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Month: January 2021

The Art and Science of Killing Characters

I was recently watching the Korean Series SWEET HOME on Netflix… toward the later issues, I mean episodes, the series changed its narrative approach and started killing off many of the characters.

Oh, sorry, spoiler alert (not really you don’t know who they killed.)

Anyway, this is a trend in a lot of modern fiction, Walking Dead and Game of Thrones come to mind.

So how does some fiction get away with it, where other fiction falls to pieces because of it?

Glad you asked.

Bad fiction introduces a character, begins developing the character, creates interest between reader and character, then kills said character unexpectedly for shock value.

Don’t do this.

This is low art and bad science character murder.

You might be able to get away with it, if the other elements of your story cover up the crime, but why force extra work and responsibility on the rest of your story? They’ve already got enough to do.

Instead, hire a professional assassin from the start, and let the other elements of your story focus on their own jobs!

Ok, so to explain why you don’t want to do it dirty like this, let’s talk about the three types of characters in your story. The Hero/Protagonist, Core Cast Characters and Red Shirts/Extras

Let’s start at the top;

Hero/Protagonist

I want you to think for a second;

If you’re going to kill the hero of your story, when in the story would you do it?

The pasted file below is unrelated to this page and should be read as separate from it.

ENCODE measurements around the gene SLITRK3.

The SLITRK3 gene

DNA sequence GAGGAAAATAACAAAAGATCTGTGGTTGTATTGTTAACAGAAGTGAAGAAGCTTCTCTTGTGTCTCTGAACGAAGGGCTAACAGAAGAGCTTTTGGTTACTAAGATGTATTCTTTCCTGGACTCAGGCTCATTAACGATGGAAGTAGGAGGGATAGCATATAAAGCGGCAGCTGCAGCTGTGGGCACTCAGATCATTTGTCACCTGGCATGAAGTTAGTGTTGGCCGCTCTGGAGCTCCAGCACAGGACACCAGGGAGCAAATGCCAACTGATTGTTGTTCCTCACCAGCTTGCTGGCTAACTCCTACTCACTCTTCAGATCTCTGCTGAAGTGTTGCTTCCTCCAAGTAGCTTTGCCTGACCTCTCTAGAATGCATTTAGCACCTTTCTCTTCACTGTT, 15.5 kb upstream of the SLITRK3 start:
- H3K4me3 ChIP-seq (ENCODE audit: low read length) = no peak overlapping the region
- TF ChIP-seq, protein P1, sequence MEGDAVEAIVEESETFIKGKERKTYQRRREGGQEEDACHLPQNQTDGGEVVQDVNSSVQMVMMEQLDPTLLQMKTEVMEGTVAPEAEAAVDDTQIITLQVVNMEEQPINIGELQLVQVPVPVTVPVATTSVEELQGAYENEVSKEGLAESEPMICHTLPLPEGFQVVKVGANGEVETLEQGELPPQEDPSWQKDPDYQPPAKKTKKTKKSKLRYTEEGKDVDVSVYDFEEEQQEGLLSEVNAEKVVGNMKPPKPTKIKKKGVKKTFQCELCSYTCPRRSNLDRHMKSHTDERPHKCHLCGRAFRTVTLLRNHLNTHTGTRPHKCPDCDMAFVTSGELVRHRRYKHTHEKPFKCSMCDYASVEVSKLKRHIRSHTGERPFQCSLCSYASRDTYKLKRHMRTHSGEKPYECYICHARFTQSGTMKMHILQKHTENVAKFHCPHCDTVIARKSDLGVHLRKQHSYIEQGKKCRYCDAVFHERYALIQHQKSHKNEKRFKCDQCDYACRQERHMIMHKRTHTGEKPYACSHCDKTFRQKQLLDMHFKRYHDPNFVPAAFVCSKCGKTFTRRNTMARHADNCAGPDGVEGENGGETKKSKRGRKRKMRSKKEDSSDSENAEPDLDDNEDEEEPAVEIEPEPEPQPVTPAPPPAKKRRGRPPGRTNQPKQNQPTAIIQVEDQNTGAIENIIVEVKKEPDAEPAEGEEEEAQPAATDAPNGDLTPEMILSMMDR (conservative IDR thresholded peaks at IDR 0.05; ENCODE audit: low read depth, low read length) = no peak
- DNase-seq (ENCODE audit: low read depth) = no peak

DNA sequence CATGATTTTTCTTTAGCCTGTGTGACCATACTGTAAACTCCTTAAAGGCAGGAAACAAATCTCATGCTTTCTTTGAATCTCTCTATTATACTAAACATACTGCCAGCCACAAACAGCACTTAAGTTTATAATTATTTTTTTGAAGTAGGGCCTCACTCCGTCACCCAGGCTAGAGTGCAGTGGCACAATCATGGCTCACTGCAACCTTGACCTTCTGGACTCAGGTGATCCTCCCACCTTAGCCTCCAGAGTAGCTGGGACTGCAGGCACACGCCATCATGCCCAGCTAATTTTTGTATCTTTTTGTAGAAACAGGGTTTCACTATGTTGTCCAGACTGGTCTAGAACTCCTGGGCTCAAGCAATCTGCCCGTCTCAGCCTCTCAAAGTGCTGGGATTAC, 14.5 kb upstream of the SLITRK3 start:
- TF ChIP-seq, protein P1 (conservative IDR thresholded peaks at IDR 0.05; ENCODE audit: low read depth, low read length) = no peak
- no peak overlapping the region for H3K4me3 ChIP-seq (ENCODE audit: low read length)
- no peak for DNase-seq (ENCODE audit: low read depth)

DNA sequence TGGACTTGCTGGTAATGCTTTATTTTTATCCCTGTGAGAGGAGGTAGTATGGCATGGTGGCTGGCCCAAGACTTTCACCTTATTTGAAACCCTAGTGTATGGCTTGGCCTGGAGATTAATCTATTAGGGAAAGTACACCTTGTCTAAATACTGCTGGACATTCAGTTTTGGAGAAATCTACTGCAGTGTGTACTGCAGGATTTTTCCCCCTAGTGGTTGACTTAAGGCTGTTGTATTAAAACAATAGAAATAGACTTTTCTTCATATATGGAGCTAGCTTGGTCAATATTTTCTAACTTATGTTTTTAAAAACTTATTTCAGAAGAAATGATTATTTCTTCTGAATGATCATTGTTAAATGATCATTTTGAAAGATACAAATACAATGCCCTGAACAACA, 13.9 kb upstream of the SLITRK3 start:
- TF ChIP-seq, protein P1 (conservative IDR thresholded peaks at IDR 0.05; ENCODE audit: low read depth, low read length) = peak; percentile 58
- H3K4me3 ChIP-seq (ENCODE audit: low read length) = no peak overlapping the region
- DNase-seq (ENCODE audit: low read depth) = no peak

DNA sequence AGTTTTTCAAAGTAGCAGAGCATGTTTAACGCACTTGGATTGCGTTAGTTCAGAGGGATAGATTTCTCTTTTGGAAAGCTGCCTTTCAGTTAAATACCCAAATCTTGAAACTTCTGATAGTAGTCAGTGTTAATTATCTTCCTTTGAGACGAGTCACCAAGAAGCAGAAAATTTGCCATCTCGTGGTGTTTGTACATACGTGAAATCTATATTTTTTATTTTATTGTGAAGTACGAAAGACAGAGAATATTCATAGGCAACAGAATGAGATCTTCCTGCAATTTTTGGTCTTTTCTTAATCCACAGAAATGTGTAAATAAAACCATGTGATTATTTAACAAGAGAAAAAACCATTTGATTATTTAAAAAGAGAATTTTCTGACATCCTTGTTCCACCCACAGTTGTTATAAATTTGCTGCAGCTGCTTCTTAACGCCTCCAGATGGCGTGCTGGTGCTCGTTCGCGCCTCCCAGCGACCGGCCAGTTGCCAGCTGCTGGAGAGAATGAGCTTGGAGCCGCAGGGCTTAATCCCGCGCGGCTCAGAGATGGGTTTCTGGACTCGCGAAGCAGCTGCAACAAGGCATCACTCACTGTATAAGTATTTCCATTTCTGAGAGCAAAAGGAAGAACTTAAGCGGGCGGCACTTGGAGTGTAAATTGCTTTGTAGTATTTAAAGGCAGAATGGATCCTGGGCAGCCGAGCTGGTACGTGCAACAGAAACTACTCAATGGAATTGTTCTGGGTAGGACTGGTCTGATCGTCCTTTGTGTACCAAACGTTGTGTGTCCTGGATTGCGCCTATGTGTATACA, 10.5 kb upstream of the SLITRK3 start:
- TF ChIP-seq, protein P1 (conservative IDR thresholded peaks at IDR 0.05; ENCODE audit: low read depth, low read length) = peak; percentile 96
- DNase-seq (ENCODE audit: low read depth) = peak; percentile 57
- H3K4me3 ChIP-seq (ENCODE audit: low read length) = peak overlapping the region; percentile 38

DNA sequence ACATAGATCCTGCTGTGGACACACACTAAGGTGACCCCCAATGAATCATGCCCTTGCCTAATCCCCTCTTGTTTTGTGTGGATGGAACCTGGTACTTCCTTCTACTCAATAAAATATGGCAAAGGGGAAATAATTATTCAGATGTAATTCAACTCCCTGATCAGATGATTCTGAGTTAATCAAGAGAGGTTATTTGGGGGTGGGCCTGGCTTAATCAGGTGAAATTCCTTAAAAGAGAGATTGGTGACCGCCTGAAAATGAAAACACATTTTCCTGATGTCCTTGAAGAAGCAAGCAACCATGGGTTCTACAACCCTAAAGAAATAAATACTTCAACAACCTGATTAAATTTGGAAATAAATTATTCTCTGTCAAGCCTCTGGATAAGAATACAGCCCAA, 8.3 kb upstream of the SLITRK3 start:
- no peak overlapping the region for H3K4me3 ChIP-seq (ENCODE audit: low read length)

Forget about a fractured narrative…

or flashback narratives…

or a story that switches protagonists half-way through…

or one guy’s telling of another guy’s story…

or whatever…

In a standard, single-hero, sequential story, when would you most likely kill the hero?

At the end, of course.

Either in the climatic battle of act 3, or possibly shortly after as part of the denouement to the climax. While we could argue a number of narrative reasons why you would do this, the core reason is simple;

The hero is the most important character of the story. The reader experiences the story through the hero.

If the hero dies early on, the hero never has time to develop.

Meaning either, the hero wasn’t actually the most important character of the story to begin with, or the reader never gets a chance to fully engage and empathize with them…

In either case, killing the hero of the story early, pretty much guarantees the story is going to fall apart.

Luckily, because this cause and effect is so fundamental to story structure, most writers never really run into a problem here. Even newbie writers get this one instinctively.

The real problems arise with Core Cast Characters.

 

Core Cast Characters